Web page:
NEW YORK ― President Donald Trump’s campaign to take down so-called “sanctuary cities” isn’t just about denying them funding. He’s also trying to turn the public against local officials who refuse to fully cooperate with deportation efforts, accusing them of protecting dangerous criminal undocumented immigrants at the expensive of American lives.
Local leaders who support sanctuary policies say that’s not true. They argue that separating police and immigration enforcement improves public safety, keeps families together and saves local jurisdictions money.
Now they have to convince Americans and other elected officials that they’re right.
“The hate mail I get really treats this as an issue of lawlessness versus lawfulness,” Santa Clara County Supervisor Cindy Chavez (D) told The Huffington Post. “On the opposition side, that’s a really easy argument: ‘You violated the law. It’s unlawful. We’re all going to heck in a handcart.’ Our side is a little more nuanced, which is that our communities are very integrated [and] our economy really relies on people who are immigrants.”
Chavez and officials from more than 30 cities gathered in New York City on Monday and Tuesday for a strategy session hosted by New York City Council Speaker Melissa Mark-Viverito (D) and the Local Progress network to discuss policies in sanctuary cities ― cities, counties and states that in some way limit their cooperation with Immigration and Customs Enforcement.
They are preparing for a legal fight over their policies, particularly after Attorney General Jeff Sessions reiterated on Monday that he will withhold federal grants from sanctuary cities.
But they also talked strategy for the other part of the battle: messaging. Trump’s efforts to take away sanctuary cities’ funds might fail in the courts, but only if communities stick by them ― and that requires keeping the public and fellow officials on board.
“Overwhelmingly, Philadelphians support sanctuary policies,” Philadelphia Councilmember Helen Gym (D) told HuffPost. “But it’s clear that the misinformation, the fear-mongering, the misleading characterizations of what sanctuary cities are has an impact. It plays to the worst of human nature, it plays to our suspicions and our divisions. And it can be, in some circumstances, extremely effective in sowing that kind of hate and division.”
“It’s clear that the misinformation, the fear-mongering, the misleading characterizations of what sanctuary cities are has an impact. It plays to the worst of human nature.”
There are a few ways to counteract those messages, Gym said. One of the biggest is to frame the issue broadly ― it’s not just about immigrants, it’s about protecting everyone, including U.S. citizen children of undocumented parents and the community at large, she said.
A number of local law enforcement officials don’t want to fully cooperate with ICE because they believe it makes it harder to do their job of fighting crime. They want the undocumented community to feel comfortable coming forward to report crimes and serve as witnesses, and argue that complying with all of ICE’s requests makes the community less safe, not more.
At the summit, experts briefed officials on some of the numbers they could cite to make that claim and counteract anecdotes that suggest undocumented immigrants and sanctuary policies are dangerous. Tom Wong, an associate professor at the University of California, San Diego, presented his recent findings that crime is significantly lower in counties with sanctuary policies compared to those without them. The economies of sanctuary counties are stronger as well, he said.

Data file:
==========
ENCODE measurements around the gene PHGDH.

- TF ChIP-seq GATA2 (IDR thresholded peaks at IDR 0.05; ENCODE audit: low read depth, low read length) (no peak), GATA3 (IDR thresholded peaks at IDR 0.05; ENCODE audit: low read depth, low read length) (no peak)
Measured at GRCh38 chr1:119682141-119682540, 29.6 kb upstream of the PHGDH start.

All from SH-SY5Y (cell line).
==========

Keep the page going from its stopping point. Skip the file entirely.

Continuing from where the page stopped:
If people aren’t convinced by the arguments about families or law enforcement, there’s another message: money. Some jurisdictions adopted policies against holding individuals on ICE’s request because they weren’t compensated for doing so. Someone they might release on bond would instead stay in jail at a high cost to taxpayers, and not all of that money is reimbursed.
In addition to that, local law enforcement can put itself at risk of a lawsuit if it holds people solely for immigration purposes. This isn’t speculative ― it’s happened before, and is the reason that certain cities and counties don’t fully cooperate with ICE.
That’s worth reminding people who don’t otherwise agree with sanctuary policies, Lourdes Rosado, who leads the Civil Rights Bureau at the Office of the Attorney General of New York State, told other officials at the summit.
But she also admitted that she found such arguments dispiriting.
“Hitting people where the money is is one strategy, but a sad strategy,” she said. “I hate doing it, because it shouldn’t be this way to persuade people to do the right thing. But I think, unfortunately, for some it’s going to be about the money.”
Officials at the summit also talked about ways to avoid counteracting their own message ― for example, by consciously avoiding “the language of the right when it comes to deportation and criminalization,” as Chicago alderman Carlos Ramirez-Rosa (D) put it.
“If I hear one more Democrat say, ‘It’s ok to deport criminals,’ we’re going to have problems, because to President Donald Trump, every single undocumented person is a criminal,” Ramirez-Rosa said during a panel.
They also talked about some of the dangers in their own messaging, including whether “sanctuary city” is an apt term, given that none of the jurisdictions in question can actually keep people from being detained or deported. Multiple officials said they don’t want to give their communities a false sense of confidence that they’re protected, even as local leaders do everything they can to help them.
“It’s horrible, but it’s true that I can’t tell folks, ‘You are safe,’” Austin City Council Member Gregorio Casar said at the summit. “But I can tell them that we have their backs.”